Debate between Senate candidates Duckworth, Kirk gets heated over veterans issues


Daily file photo by Sam Schumacher

Tammy Duckworth (D-Ill) and Mark Kirk (R-Ill) butt heads in their race for the U.S. Senate seat Kirk currently occupies. Kirk and Duckworth met for their first televised debate Thursday night.

Sam Krevlin, Reporter

U.S. Rep. Tammy Duckworth (D-Ill.) said Thursday that serving veterans has been her life’s work. Her Republican opponent Sen. Mark Kirk said her record is questionable.

Duckworth and Kirk clashed at the televised debate at the University of Illinois Springfield. The State-Journal Register, University of Illinois Springfield and multiple news channels sponsored the event.

Discussion surrounding the years-old lawsuit against Duckworth from her work at the Anna Veterans’ Home, a nursing home for veterans, intensified during Thursday night’s debate for the Illinois Senate seat. The case involved employees at the home claiming one of them was fired for complaining about her boss. The employee was soon reinstated.

According to the Kirk campaign, employees were complaining to their boss about convicted felon Jessie Bell, who worked at the home. Bell was later convicted for second-degree murder and is currently serving time in prison. Duckworth maintained in the debate that the lawsuit was settled. The Illinois attorney general’s office, which is representing Duckworth, said a settlement has been reached, but is not yet completed and still before a judge, according to the Chicago Tribune.

Kirk said Duckworth’s actions were unacceptable and praised the whistleblowers for their work, saying Duckworth fired and threatened whistleblowers.

“These whistleblowers should be commended and applauded, not crushed, Tammy,” Kirk said. “You fired them directly just because they said you were caring badly for veterans. I think that shouldn’t have been done.”

Duckworth called the lawsuit a political stunt. After losing both her legs in combat, Duckworth said she has worked every day of her life for veterans.

“I will always honor the sacrifices my buddies made to save my life, and that means that I will continue to work on the programs I have always worked on,” Duckworth said. “I will never leave my vets behind because my buddies didn’t leave me behind.”

The whistleblowers in the lawsuit supporting Kirk were present at the debate.

Both Duckworth and Kirk are veterans. Duckworth served as a U.S. Army helicopter pilot through the Illinois National Guard during Operation Iraqi Freedom, and Kirk was commissioned as an intelligence officer for the U.S. Navy Reserve on various missions until his retirement in 2013.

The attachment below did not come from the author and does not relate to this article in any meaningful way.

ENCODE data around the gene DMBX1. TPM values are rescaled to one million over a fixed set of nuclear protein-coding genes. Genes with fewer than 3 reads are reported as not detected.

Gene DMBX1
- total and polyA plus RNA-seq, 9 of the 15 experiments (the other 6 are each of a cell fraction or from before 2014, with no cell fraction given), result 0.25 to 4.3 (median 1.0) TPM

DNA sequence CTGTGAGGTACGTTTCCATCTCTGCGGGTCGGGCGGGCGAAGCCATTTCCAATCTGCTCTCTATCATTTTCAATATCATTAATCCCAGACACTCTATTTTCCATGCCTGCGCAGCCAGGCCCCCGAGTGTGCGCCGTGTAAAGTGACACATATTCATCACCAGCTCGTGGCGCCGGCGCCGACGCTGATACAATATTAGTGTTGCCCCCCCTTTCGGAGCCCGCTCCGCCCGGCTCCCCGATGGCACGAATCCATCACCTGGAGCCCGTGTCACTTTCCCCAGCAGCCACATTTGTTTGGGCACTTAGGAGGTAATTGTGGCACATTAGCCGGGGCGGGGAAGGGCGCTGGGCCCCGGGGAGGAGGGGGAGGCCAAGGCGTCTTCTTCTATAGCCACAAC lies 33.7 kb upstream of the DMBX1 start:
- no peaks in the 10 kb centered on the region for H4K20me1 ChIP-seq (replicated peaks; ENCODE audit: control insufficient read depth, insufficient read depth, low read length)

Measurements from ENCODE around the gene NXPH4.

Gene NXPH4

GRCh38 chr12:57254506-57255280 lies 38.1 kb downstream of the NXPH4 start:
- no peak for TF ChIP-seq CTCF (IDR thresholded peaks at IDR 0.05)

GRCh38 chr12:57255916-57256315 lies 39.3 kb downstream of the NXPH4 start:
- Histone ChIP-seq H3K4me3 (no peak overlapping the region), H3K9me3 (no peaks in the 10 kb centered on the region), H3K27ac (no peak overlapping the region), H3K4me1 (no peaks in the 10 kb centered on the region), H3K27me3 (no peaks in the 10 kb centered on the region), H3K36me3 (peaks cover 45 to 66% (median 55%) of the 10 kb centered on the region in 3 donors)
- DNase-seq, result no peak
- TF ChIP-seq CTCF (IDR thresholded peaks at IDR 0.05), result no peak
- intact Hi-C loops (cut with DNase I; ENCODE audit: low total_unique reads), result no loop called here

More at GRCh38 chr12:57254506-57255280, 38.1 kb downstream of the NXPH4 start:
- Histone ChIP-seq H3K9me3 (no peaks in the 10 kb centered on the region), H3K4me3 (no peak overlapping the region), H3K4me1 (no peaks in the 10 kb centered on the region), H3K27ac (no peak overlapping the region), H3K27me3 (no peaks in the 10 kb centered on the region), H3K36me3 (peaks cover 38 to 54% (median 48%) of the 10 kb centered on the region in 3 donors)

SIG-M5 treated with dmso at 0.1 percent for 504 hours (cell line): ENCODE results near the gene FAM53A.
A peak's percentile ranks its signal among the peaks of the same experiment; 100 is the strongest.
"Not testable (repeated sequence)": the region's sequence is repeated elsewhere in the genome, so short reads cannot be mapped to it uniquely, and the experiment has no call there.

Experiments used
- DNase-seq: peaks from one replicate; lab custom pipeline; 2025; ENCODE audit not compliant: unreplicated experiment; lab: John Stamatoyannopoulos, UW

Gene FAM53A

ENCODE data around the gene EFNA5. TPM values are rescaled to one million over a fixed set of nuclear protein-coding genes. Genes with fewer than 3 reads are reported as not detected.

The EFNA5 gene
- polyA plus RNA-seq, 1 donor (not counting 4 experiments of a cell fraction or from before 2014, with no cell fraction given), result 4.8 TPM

Duckworth said she created outreach programs for women serving in the military, established one of the first veteran hotlines in Illinois and has been working to end veteran homelessness. Duckworth said the country must make a lifetime commitment to veterans so when they come home there are jobs available for them.

“When we send our troops to war, we don’t talk about the fact that we will be caring for our veterans for the next 60 years,” Duckworth said. “That is a cost of war we should be talking about. If you send me to the United States Senate, I will be there every single day reminding my colleagues that when you go to war … we are making a lifetime commitment to these vets.”

Later in the debate, Duckworth and Kirk clashed on the Syrian refugee crisis. Kirk was hesitant on letting refugees into the United States, while Duckworth was more open to accepting them.

Kirk said until the government can ensure the safety of the American people, they should not let Syrians into the country. He said the CIA needs to have a detailed database to background check those looking to enter.

Duckworth adamantly disagreed and said if Americans treat refugees badly, they may grow up to be the next insurgence that attacks American troops.

“We are not a nation that turns our back on children drowning in the Mediterranean,” Duckworth said. “We are not a nation that turns our back on families fleeing butchers.”

Duckworth and Kirk will make their case to voters one last time as they debate on Nov. 4 on ABC.

Correction: A previous version of this article misstated that multiple employees of the veterans’ home had been fired. One was fired then reinstated. The article also misstated the nature of the employee’s complaint, which was about her boss. The story has been updated with information about the lawsuit’s settlement, as well as to clarify that Jessie Bell’s second-degree murder conviction occurred after he was hired at the veterans’ home.

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